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Yesterday, 10 October, the Supreme Court released its much-anticipated judgement in the Lee v Ashers Baking Company Ltd appeal, known widely in the press as “the gay cake case”. The case concerned Mr Lee, who had approached Ashers in Belfast, a family-run business whose owners were Christians that held the belief that the only form of marriage consistent with the teachings of the bible was between a man and a woman, to bake him a cake with the slogan “Support Gay Marriage”. Having initially taken his order Ashers subsequently declined to proceed with it and refunded Mr Lee his money and informed him that they could not bake the requested cake as it was inconsistent with their religious beliefs. Mr Lee brought claims for direct discrimination on the grounds of (i) sexual orientation and (ii) political opinion (as is possible in Northern Ireland). Although his claims were successful in the lower courts, the Supreme Court has reversed these decisions issuing a clear and well-reasoned judgement which gets to the heart of what amounts to direct discrimination.

Discrimination on the Grounds of Sexual Orientation

The lead judgement by Supreme Court President, Lady Hale first examined the question of whether Ashers had discriminated directly against Mr Lee on the grounds of his sexual orientation (i.e. whether Ashers had treated him less favourably than it would have treated someone else whose circumstances were not materially different to him other than that they had a different sexual orientation). Ashers had argued that they had not treated Mr Lee any differently than they would have treated a heterosexual person requesting a cake with the same message. Their difficulty was with “the message, not the messenger”. Indeed, Ashers were not aware of Mr Lee’s sexual orientation at the time he placed the order. They had served him before and would have served him another cake with a different slogan.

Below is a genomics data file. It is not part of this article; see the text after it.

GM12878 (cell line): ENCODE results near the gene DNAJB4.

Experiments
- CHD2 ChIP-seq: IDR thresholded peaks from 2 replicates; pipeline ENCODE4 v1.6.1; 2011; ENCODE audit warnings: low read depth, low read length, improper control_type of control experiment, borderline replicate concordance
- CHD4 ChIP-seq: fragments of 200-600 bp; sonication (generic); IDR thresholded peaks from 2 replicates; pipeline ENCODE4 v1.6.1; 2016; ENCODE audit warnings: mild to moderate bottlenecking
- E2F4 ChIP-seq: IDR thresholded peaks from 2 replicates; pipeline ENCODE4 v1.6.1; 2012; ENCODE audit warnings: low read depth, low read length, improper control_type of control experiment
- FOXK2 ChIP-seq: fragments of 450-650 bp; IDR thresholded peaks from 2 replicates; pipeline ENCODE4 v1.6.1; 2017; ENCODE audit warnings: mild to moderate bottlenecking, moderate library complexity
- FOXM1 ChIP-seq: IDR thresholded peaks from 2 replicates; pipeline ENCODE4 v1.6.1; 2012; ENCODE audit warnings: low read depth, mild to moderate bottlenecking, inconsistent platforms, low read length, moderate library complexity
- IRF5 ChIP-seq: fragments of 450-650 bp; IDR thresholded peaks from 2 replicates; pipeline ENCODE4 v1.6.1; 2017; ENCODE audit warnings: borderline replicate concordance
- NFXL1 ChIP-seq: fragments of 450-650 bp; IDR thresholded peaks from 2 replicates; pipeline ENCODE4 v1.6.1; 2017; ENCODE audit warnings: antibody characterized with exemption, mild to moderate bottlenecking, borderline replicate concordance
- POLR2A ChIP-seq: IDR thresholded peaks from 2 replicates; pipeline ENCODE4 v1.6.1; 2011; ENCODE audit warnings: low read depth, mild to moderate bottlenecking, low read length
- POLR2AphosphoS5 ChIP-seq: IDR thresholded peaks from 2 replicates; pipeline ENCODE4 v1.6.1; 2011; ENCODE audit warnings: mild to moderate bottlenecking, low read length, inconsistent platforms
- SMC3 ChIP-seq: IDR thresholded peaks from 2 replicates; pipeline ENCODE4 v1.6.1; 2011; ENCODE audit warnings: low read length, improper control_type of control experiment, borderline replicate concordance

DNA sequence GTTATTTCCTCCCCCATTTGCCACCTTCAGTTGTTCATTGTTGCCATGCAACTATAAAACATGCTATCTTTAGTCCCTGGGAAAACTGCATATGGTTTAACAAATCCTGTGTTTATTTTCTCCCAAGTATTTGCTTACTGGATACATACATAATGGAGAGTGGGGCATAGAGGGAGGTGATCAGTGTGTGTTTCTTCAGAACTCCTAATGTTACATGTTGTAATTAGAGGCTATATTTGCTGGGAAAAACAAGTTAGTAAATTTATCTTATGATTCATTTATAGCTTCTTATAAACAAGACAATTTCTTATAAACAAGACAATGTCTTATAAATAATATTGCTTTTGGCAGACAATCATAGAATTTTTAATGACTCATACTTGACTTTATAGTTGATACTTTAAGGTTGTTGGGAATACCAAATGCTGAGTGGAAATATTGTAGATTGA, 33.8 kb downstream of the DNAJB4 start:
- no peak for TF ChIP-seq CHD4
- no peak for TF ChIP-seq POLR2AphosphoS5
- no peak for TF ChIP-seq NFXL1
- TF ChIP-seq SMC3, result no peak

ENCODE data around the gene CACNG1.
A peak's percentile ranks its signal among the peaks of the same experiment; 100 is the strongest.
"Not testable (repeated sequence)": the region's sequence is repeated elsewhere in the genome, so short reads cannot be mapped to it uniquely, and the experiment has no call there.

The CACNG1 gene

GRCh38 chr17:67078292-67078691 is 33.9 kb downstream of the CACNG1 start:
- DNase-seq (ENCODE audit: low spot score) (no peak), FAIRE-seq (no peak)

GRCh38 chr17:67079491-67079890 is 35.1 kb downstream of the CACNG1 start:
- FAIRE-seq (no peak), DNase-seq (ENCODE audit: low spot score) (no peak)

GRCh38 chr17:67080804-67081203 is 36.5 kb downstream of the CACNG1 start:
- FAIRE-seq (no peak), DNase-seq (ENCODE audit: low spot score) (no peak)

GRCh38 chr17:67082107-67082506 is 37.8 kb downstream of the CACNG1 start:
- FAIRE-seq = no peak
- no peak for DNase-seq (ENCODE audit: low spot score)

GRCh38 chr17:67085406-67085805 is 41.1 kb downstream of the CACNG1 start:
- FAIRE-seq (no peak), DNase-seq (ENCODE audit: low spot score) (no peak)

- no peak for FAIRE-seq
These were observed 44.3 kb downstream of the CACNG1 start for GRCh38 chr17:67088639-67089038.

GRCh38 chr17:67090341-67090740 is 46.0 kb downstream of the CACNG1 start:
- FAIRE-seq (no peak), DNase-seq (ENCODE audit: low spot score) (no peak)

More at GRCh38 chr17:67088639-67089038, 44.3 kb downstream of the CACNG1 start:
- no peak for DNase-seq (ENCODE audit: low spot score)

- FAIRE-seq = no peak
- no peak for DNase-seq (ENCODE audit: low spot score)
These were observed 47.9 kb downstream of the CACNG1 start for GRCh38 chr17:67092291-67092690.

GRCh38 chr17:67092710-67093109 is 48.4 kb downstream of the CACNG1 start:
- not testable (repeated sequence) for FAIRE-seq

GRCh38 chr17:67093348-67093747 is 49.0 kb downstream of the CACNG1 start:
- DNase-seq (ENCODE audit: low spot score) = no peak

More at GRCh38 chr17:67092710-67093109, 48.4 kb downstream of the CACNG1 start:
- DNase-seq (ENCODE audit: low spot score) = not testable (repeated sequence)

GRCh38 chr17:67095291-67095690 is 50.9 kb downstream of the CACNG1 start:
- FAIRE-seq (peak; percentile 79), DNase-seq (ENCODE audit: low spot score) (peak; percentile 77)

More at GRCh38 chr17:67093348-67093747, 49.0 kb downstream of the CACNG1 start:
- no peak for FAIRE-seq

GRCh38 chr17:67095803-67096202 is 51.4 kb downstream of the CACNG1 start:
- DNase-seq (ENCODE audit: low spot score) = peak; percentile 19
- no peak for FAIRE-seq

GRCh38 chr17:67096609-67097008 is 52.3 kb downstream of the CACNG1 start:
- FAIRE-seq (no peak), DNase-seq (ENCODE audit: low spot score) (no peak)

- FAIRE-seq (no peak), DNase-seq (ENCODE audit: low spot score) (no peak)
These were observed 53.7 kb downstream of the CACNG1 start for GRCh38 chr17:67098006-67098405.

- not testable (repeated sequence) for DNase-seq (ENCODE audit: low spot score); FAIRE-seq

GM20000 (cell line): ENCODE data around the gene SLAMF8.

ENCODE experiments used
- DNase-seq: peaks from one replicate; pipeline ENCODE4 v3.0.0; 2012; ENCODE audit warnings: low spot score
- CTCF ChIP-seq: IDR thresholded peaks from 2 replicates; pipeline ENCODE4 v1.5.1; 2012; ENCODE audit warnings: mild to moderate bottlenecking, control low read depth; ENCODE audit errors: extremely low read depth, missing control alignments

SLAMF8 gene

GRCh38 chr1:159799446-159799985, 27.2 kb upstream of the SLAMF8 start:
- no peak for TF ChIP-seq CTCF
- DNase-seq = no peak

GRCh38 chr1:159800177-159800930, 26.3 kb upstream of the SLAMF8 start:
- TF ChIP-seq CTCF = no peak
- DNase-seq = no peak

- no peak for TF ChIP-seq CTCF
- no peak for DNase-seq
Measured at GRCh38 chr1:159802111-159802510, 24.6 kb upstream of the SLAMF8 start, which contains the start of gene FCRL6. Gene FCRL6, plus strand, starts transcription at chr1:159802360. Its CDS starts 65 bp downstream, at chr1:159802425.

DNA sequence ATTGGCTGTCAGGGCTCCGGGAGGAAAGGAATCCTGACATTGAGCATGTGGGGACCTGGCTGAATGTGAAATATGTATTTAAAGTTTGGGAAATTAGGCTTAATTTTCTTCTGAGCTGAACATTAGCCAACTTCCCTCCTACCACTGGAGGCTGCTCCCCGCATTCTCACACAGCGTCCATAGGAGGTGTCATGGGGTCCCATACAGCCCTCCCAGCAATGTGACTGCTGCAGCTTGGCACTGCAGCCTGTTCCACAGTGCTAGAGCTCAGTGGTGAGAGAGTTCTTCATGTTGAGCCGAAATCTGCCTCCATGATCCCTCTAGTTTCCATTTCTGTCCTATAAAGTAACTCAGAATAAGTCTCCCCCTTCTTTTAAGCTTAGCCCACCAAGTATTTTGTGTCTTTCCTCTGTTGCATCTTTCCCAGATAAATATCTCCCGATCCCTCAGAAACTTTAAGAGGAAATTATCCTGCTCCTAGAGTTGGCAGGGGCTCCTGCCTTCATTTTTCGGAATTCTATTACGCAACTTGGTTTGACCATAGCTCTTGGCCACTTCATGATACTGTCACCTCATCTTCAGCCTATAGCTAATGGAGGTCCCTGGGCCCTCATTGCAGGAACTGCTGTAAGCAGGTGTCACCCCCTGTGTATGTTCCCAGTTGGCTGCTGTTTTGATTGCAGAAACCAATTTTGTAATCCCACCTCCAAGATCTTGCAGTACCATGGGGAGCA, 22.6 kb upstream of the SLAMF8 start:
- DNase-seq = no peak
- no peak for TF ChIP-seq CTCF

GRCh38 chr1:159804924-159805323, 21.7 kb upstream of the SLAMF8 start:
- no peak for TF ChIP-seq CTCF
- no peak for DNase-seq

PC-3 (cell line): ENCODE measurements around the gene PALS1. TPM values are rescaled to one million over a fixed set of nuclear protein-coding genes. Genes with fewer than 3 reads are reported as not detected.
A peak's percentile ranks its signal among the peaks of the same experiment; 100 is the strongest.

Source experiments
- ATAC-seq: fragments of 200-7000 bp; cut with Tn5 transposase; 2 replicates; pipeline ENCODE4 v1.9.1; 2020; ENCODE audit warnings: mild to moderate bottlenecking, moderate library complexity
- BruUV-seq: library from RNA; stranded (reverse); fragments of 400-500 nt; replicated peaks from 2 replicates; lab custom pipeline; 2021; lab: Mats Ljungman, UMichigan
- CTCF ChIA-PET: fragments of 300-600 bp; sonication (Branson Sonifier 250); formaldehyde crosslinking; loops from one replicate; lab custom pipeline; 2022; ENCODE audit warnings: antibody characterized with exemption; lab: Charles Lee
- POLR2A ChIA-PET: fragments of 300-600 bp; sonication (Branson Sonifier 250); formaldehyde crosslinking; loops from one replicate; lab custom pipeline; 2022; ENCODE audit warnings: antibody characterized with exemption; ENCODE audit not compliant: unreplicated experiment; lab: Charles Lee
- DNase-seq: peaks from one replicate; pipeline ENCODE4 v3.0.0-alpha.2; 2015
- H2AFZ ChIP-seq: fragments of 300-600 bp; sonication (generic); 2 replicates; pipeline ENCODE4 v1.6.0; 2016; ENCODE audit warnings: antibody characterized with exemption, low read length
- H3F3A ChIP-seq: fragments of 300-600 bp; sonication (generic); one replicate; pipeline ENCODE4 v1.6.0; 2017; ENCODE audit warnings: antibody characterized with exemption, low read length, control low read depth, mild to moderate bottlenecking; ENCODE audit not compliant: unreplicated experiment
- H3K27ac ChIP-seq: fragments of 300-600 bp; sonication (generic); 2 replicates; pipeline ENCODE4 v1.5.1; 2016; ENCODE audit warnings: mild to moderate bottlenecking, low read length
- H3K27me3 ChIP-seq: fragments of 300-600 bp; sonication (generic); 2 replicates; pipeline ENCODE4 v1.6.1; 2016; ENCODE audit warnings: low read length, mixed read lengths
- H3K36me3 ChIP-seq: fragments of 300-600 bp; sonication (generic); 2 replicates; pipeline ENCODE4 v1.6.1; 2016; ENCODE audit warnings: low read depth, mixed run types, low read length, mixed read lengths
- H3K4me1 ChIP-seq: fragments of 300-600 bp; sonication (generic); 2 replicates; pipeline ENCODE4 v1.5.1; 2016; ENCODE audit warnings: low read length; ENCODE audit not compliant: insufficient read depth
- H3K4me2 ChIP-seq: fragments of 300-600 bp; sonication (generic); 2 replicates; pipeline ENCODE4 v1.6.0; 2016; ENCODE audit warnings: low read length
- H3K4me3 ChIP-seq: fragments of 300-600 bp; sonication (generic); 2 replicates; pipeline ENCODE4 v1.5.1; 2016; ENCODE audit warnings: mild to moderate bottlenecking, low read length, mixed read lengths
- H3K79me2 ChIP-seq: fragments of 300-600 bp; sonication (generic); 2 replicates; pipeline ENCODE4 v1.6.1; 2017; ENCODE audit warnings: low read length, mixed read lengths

The County Court in Northern Ireland decided the case in favour of Mr Lee on the ground that support for gay marriage was “indissociable” i.e. could not be distinguished from sexual orientation. Lady Hale rejected this conclusion on the basis that people of all sexual orientations can and do support gay marriage so such views are not a “proxy” for any particular sexual orientation.

The Court of Appeal had found in favour of Mr Lee on a slightly different ground: it decided that he was treated unfavourably because of associative discrimination; i.e. the reason that Ashers refused to supply the cake was not Mr Lee’s own sexual orientation but his association with the LGBTQ community, of which they disapproved. Again, Lady Hale disagreed. There was no evidence to support this and indeed the evidence was that Ashers had employed and served gay people in the past and treated them in non-discriminatory manner. It could not be said that because the reason for the treatment had something to do with the sexual orientation of some people that Mr Lee’s treatment was “on the ground of” sexual orientation. In Lady Hale’s view “there must be a closer connection than that.” She declined to go on to define the closeness that would be sufficient but it was clear in this case that “the objection was the message and not to any particular person or persons”

Political Belief Discrimination